Wireless charging could solve many of the problems faced in charging electric cars today. But for it to have a chance, automakers need to bring it into mass production.
Tesla’s recent investment in wireless electric vehicle charging signifies a major vote of confidence in this nascent but potentially revolutionary technology.
Тhe beginning of the venture in the wireless charging of Tesla cars
The pioneering electric car maker not long ago bought German company Wiferion. Tesla did not disclose how much it paid for the company, but its second-quarter cash flow statement indicates that $76 million was spent on a “business combination.”
The question is, what exactly does Tesla intend to do with its acquisition? And, given the huge impact Tesla is having on vehicle electrification, charging infrastructure and plug-in design, will this action spark broader industry interest in wireless charging?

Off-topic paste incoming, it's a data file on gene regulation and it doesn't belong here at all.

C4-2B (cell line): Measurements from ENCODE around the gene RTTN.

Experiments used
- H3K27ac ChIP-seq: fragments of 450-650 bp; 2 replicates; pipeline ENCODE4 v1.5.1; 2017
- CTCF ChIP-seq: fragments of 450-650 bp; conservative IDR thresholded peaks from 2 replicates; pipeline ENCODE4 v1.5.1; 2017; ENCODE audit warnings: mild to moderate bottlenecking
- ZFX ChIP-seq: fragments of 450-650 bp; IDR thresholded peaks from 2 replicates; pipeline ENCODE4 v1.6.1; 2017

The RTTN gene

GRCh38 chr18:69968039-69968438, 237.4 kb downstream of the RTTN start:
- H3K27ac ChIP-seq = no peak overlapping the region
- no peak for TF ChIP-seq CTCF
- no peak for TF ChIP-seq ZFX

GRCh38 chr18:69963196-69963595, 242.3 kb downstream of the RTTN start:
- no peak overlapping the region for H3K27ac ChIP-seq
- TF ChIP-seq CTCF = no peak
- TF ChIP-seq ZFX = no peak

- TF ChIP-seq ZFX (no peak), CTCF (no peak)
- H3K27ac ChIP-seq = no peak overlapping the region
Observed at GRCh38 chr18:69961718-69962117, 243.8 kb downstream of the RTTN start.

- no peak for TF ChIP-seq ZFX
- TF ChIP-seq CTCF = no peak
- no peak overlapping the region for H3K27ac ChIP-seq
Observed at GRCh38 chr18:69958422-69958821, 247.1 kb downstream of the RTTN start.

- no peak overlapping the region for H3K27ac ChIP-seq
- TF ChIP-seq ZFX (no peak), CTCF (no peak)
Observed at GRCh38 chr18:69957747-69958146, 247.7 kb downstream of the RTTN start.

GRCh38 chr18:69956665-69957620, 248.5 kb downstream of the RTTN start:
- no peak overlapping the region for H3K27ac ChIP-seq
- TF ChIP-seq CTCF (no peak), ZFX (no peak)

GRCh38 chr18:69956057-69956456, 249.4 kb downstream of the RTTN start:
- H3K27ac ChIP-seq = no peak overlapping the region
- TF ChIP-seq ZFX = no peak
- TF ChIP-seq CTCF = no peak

Tesla cars wireless charging
Wireless charging is a tantalizing, futuristic proposition: all you have to do to refuel your car is park in the right spot and electricity will flow into the battery via magnetic resonance. Proponents of this technology have been touting it for years as a simpler and more reliable improvement over the wired chargers in use today, which are often frowned upon.
Commercialization of power equipment is always difficult, and in this case, mass adoption requires convincing automakers of a multi-year process to change the charger architecture. Several startups have failed while waiting to move beyond proof-of-concepts and into production; Tesla pulled its acquisition from the relatively small cohort of startups still pursuing the technology.
More about Wiferion
The company Wiferion that Tesla acquired does not specialize in the passenger car segment, but rather in low-powered electric and autonomous vehicles that move around automated warehouses and factories. The most logical next step for Tesla would be to apply the technology to its own high-tech manufacturing centers, but the acquisition gives it more engineering capabilities to develop wireless charging for cars in the future if it wants to.